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Implications of COVID-19 on Ethno-Religious Tensions in Sri Lanka

Implications of COVID-19 on Ethno-Religious Tensions in Sri Lanka

The COVID-19 pandemic has wide ramifications for Sri Lanka, beyond health and economic constraints. It has fueled simmering ethno-religious tensions, making it clear that the country’s reconciliation process is far from complete. How have ethno-religious tensions come to the fore during the pandemic and what are the implications for the reconciliation process and for the roles of religious communities in addressing it?

Faith, Women, and Human Rights: A Global Dialogue on COVID-19

Woman and child sit in front of colorful textiles

Among the many discordant realities of the COVID-19 crisis are its very different repercussions for women. Their mortality is lower than men’s, while large majorities of frontline “carers” are women. Family and home are a source of comfort and refuge but also the site of rising domestic violence. Despite deficits of women’s leadership in many arenas, women leaders are singled out as outstanding examples in this crisis. Contradictory images about religious responses contrast patriarchal behaviors with selfless and courageous women’s action to support the most vulnerable in society.

COVID-19 and Religious Freedom in Latin America

Facade of a church in Brazil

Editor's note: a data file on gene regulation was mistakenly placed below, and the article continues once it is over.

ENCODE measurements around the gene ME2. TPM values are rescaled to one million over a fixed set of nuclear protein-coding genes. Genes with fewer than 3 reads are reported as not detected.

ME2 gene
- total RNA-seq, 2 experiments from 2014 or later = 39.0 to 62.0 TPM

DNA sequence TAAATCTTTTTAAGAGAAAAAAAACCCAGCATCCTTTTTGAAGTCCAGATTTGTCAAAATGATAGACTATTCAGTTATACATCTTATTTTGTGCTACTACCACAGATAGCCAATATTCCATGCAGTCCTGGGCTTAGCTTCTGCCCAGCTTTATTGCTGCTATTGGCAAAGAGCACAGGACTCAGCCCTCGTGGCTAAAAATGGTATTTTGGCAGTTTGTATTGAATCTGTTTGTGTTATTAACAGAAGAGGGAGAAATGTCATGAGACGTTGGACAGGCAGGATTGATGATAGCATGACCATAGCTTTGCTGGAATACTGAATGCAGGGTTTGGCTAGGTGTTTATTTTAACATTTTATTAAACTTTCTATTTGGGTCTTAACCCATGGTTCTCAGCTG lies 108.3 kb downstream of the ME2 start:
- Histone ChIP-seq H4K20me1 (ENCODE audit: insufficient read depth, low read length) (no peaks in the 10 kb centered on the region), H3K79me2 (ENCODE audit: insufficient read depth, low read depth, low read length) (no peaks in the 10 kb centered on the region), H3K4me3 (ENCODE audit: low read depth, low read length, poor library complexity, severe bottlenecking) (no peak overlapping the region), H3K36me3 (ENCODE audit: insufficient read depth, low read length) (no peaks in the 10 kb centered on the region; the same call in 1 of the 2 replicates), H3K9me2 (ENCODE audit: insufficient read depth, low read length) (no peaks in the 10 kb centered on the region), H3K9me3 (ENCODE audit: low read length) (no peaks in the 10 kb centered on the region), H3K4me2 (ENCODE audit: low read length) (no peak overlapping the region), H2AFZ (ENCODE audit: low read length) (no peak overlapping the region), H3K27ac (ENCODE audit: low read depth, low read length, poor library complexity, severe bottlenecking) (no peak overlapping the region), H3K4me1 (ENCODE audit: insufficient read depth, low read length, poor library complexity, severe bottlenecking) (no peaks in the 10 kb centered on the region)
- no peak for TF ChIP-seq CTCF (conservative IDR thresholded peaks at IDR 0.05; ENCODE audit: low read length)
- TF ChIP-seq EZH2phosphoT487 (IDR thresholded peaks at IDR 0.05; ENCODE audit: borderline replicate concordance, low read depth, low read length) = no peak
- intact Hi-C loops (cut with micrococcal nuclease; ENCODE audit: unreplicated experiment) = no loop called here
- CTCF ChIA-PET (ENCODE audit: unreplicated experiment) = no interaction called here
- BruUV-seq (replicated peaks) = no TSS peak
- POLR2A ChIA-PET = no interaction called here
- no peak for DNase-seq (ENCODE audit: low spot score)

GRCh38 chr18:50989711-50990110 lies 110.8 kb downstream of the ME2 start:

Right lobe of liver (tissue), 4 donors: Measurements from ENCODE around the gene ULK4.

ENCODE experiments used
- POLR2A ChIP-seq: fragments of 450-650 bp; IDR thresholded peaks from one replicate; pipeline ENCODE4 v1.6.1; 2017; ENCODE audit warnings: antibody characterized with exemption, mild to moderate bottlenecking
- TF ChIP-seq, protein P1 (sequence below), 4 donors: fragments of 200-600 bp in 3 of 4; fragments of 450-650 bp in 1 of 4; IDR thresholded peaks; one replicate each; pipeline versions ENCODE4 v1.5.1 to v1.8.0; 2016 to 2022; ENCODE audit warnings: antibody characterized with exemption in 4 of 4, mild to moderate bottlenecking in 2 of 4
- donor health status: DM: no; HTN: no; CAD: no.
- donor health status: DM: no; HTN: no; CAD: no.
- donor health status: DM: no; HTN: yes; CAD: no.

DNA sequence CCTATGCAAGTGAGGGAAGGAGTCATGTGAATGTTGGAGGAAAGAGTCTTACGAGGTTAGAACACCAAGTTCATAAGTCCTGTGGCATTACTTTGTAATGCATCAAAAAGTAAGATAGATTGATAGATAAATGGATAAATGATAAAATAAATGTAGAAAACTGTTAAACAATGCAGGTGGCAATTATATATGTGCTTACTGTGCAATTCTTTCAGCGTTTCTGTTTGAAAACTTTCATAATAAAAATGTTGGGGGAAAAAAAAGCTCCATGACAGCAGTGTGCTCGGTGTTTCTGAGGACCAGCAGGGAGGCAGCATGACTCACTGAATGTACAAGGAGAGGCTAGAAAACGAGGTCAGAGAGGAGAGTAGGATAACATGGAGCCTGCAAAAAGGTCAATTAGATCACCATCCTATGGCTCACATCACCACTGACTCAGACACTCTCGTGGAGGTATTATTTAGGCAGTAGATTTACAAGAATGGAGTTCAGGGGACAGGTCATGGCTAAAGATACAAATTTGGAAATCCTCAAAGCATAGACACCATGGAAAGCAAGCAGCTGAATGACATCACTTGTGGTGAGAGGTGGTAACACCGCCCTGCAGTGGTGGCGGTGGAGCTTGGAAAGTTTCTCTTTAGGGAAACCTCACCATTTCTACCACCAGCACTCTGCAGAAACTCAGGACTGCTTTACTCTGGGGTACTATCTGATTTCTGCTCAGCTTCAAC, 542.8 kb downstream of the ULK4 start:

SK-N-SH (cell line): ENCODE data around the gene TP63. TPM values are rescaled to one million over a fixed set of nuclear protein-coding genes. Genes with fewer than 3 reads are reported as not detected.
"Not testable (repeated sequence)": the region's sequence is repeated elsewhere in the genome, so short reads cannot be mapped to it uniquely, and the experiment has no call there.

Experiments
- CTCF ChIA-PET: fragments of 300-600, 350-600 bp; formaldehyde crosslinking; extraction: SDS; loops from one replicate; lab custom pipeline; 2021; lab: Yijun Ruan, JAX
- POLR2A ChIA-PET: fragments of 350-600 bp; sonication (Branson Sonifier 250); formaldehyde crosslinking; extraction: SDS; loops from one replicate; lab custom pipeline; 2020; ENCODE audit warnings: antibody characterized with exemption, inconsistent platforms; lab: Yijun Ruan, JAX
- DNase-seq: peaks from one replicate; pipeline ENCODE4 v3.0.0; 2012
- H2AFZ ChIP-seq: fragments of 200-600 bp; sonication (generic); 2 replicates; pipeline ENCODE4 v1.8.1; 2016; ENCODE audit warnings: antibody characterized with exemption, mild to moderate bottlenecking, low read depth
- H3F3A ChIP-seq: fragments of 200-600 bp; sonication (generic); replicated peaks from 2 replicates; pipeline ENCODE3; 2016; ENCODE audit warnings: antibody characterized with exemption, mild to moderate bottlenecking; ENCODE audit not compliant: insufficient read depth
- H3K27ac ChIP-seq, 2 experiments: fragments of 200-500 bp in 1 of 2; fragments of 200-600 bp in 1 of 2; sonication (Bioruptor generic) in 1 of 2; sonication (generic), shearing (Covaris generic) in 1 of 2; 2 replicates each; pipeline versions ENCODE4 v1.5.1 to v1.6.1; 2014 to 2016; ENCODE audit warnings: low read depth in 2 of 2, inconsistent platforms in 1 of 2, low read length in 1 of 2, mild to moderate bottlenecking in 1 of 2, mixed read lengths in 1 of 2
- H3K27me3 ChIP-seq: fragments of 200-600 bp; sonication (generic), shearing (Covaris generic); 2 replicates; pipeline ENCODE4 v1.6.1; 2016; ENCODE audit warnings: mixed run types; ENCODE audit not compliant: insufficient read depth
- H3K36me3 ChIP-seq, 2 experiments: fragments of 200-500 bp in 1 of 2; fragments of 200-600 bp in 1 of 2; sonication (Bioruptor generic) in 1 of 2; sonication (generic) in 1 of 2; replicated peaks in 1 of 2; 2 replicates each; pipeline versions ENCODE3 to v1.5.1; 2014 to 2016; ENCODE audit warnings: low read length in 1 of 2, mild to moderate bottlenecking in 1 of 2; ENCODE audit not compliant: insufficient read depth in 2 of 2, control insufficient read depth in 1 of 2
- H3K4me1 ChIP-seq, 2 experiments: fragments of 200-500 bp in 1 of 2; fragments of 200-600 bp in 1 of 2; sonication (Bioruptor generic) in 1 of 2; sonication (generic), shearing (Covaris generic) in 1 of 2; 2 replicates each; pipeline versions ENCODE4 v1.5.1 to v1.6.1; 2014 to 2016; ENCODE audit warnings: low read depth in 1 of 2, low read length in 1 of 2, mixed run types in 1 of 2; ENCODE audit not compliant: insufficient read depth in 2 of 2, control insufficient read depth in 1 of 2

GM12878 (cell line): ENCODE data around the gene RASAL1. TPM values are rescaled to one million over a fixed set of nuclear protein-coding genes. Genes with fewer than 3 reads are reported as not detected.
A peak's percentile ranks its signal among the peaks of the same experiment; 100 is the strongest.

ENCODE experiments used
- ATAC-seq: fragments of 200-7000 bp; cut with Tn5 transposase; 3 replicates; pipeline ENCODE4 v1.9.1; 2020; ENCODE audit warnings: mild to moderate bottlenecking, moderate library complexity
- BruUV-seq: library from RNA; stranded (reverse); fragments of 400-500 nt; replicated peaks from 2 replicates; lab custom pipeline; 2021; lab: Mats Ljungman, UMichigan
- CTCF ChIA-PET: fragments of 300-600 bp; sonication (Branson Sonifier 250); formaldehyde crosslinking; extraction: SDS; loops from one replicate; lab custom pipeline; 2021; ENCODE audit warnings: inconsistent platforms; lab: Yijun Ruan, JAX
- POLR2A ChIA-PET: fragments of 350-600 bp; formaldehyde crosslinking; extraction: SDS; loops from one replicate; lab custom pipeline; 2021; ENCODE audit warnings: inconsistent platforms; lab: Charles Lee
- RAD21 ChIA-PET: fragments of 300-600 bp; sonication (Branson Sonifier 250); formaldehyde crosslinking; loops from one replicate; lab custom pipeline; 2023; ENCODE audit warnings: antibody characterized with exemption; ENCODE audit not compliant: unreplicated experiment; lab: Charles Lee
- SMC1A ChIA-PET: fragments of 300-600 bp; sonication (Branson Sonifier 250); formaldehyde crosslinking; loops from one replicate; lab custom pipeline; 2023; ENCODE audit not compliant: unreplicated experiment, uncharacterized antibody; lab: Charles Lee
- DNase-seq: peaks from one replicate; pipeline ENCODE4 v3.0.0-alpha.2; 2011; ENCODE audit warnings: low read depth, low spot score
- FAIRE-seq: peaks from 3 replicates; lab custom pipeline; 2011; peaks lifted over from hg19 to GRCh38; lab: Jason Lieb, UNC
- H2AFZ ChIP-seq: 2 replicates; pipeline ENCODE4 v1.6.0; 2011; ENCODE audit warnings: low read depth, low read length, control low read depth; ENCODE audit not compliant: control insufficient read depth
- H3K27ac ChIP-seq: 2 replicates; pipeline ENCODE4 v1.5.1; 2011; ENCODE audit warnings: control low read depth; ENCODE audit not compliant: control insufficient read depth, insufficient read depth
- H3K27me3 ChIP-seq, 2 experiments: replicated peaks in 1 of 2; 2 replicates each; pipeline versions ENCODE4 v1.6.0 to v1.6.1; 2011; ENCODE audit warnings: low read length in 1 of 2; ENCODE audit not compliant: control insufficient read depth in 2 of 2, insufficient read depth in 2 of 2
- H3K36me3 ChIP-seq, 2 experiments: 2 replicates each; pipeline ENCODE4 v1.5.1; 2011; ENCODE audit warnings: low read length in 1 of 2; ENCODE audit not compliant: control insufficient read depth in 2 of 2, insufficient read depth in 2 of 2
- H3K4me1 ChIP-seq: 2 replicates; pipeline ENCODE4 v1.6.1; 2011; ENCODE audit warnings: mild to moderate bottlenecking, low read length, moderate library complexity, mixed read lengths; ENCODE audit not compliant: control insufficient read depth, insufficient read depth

The COVID-19 crisis and especially lockdown policies have highlighted a range of questions about government regulation of religious bodies in different Latin American countries. Issues arise in what is appreciated as a situation without precedents, a first epidemic crisis striking simultaneously all parts of the world and all communities. That explains why much is happening on the fly, but actions evoke some issues that are long-standing. A webinar with experts from Chile, Argentina, and Brazil on May 14 explored experience and issues. Four highlights were (a) wide agreement on the need to act in the face of the pandemic, (b) wide variations in situations among and within countries, (c) that religious freedom must not be viewed as optional in any sense is often poorly appreciated by governments, and (d) what the participants saw as significant and probably unnecessary overstepping of government interventions with religious communities. Across the region, the wide incidence of poverty, wide inequalities, and patterns of violence especially against women are accentuated by the crisis. Alfred Stepan’s “twin tolerations,” where state respects religion and vice versa, was highlighted as an important guiding principle.